FOXBOROUGH -- The Patriots donned full pads and conducted their first workout in full gear Sunday morning before a crowd of about 7,000 people at the upper fields behind Gillette Stadium.
While physical players such as linebacker Brandon Spikes relished the opportunity to create a little clatter on the field, Patriots coach Bill Belichick said the first day of pads was the first look the coaching staff would get at their personnel under game-type speed and conditions.
"Today is the start of where we're able to see the contact,'' Belichick said before the start of Sunday's 9 a.m. practice, which was graced by the presence of actor Robert Duvall, who was escorted onto the field by owner Robert Kraft about an hour into the practice.
"Certainly [it] will help us in our evaluations of some of the bigger linemen and people like that, feel the play and working those positions,'' Belichick said. "We'll see how some of our guys, with their work in the offseason whether it's gain strength and explosion and power and all that, how that all transfers onto the football field in a functional matter or evaluating our younger players to see what their capacity is for that.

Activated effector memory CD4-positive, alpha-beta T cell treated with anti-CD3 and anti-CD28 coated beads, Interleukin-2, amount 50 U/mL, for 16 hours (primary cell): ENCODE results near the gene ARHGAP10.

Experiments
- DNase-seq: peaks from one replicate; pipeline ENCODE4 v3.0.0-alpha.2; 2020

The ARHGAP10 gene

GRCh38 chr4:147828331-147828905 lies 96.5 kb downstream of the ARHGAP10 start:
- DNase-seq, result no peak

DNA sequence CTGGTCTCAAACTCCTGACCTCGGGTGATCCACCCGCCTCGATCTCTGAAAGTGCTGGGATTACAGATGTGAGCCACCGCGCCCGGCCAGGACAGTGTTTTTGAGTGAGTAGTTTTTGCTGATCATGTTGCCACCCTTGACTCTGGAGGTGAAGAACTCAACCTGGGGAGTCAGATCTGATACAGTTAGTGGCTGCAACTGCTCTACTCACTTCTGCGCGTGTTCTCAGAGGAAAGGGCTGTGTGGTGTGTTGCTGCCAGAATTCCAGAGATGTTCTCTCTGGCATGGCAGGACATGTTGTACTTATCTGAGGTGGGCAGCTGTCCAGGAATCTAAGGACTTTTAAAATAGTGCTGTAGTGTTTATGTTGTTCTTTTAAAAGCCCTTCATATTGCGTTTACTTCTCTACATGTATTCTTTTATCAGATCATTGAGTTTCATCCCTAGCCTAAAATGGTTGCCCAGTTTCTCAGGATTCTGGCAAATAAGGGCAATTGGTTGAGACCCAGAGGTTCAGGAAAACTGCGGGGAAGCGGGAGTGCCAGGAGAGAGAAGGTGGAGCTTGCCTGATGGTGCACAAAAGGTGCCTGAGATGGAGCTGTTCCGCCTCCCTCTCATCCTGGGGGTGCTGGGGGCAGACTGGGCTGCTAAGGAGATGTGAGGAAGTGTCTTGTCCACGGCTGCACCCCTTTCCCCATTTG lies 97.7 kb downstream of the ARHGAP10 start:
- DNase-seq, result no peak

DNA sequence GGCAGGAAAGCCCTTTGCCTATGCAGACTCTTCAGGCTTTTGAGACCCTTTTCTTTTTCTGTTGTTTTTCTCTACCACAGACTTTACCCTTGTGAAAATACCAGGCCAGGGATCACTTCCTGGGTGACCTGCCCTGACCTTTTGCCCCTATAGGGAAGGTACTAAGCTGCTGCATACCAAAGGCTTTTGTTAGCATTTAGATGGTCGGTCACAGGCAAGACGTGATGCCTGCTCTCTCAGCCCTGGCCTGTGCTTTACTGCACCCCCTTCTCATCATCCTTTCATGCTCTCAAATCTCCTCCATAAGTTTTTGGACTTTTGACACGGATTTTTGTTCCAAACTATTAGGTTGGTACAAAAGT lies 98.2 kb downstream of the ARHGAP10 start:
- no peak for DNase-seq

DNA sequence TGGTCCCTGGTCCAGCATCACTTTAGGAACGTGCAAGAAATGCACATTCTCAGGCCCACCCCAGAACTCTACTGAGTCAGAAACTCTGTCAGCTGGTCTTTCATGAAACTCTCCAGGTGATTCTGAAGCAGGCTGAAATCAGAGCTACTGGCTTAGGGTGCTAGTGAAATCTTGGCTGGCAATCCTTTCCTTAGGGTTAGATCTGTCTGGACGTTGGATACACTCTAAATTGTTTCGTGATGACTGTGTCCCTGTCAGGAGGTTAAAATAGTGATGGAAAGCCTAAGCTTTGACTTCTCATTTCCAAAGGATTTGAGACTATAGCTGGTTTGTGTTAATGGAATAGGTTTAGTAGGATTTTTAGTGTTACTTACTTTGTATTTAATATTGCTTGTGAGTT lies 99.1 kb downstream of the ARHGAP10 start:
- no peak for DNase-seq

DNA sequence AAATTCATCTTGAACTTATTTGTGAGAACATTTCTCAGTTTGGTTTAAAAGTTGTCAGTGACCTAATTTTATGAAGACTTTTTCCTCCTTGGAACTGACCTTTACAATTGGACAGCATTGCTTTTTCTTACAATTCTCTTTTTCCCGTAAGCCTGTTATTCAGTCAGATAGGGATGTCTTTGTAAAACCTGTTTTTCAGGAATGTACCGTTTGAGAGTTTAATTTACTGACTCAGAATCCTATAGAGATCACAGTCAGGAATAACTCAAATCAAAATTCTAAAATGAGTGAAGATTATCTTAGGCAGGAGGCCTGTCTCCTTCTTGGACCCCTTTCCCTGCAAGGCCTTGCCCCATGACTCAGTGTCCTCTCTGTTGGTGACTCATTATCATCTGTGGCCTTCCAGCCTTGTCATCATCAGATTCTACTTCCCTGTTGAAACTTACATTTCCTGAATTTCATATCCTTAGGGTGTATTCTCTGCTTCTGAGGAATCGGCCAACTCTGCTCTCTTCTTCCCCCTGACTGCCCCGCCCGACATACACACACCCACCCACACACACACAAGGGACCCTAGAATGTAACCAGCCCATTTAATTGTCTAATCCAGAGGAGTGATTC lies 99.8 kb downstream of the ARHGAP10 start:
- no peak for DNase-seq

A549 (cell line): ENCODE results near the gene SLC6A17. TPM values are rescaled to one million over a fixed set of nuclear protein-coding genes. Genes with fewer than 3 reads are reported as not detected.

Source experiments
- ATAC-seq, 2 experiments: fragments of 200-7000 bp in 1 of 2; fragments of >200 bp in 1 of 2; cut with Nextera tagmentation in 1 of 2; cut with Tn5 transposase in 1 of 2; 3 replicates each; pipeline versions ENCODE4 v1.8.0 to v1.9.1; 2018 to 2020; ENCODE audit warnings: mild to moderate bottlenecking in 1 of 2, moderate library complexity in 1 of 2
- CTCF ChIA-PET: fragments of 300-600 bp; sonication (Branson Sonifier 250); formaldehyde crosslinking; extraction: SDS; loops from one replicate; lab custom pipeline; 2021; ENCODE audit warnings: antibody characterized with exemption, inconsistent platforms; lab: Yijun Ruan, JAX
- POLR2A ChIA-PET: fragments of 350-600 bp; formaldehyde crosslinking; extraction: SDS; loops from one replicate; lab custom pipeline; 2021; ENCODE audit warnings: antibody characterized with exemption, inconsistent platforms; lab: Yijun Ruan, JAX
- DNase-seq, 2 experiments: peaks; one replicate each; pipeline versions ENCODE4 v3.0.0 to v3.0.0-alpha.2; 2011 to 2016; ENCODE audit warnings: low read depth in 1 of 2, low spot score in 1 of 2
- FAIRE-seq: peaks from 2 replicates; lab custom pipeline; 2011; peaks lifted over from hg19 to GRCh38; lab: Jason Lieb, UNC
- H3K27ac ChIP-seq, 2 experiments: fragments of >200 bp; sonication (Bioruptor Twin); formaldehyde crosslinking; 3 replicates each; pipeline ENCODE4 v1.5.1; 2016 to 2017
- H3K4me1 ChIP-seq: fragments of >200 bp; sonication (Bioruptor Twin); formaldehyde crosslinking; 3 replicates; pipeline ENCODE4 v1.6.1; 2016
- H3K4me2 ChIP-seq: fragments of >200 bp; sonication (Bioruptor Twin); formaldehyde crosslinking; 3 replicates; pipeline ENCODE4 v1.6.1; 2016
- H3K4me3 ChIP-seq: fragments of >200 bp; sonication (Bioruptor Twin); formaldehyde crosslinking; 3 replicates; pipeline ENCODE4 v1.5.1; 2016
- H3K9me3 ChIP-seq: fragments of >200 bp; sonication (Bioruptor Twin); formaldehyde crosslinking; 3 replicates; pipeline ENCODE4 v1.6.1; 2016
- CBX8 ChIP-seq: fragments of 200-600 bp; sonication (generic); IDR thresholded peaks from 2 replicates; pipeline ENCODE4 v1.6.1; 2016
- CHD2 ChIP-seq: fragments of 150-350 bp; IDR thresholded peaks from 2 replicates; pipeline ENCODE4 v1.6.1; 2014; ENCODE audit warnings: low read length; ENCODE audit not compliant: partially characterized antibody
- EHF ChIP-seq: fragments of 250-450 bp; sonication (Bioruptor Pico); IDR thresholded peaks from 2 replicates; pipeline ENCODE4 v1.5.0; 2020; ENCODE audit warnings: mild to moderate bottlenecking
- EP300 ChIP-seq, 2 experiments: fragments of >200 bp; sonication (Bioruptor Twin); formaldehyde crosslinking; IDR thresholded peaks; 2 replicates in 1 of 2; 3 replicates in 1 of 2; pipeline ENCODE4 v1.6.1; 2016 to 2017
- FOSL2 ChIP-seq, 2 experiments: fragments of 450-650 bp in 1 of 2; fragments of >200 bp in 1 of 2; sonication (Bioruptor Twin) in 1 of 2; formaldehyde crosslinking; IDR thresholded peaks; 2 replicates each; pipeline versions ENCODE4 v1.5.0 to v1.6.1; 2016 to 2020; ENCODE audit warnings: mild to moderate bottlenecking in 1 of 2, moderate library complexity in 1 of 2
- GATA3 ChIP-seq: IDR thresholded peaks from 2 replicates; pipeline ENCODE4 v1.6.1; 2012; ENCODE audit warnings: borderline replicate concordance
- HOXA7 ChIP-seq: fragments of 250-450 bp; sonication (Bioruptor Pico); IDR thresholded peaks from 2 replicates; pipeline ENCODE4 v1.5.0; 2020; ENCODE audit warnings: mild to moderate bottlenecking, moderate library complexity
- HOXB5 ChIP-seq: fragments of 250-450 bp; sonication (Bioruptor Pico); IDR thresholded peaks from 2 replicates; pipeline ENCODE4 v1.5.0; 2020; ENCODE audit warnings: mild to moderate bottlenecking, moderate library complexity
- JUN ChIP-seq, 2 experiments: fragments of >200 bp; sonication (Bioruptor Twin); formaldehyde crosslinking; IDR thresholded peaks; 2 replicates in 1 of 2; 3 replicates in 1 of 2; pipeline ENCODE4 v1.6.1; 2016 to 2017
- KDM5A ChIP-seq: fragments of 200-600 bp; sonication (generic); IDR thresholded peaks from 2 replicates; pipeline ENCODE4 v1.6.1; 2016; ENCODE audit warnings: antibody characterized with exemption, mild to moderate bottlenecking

"We're at the start of that long evaluation period.''
Though he was excited to be back in full pads for the first time since the end of the 2012 season in the AFC Championship, Spikes said he had a bit of rust to knock off his game.
"I'm a physical player and I just want to get back out and try to get back into it,'' he said. "I think it was a good transition, but we've got a long way to go, though.''
Spikes said he looked forward in one drill in particular on the first day of pads.
"It was just the inside [run], doing 9-0n-7, it was all run and that's one of my strengths,'' Spikes said. "But, personally, I don't think I had a great day today. Got to get better tomorrow, definitely.''
Asked why that was the case, Spikes replied, "It was just a few false steps, a few bad reads, stuff like that. It's just practice. Thank God, it's just practice. I can correct that, the next day.''
On the inside run, the Patriots defense did force a pair of turnovers, both of which were committed by running back Stevan Ridley, who paid the price when he was forced to run the length of the field as pennance for his fumbles.
"We've been getting coached on that, trying to separate the player from the ball,'' Spikes said. "We got a few today, so hopefully we can continue to keep doing that, get turnovers, make plays and get the ball over to Tom [Brady]."
Asked the difference in the intensity level once the team dons the full pads, Spikes said, "Oh, man, it's like night and day to me. The OTAs and guys running around in shorts and t-shirts, you know, that's fun and it's football. But, then again, when you put the pads on, that's when you see the real guys come out and compete.''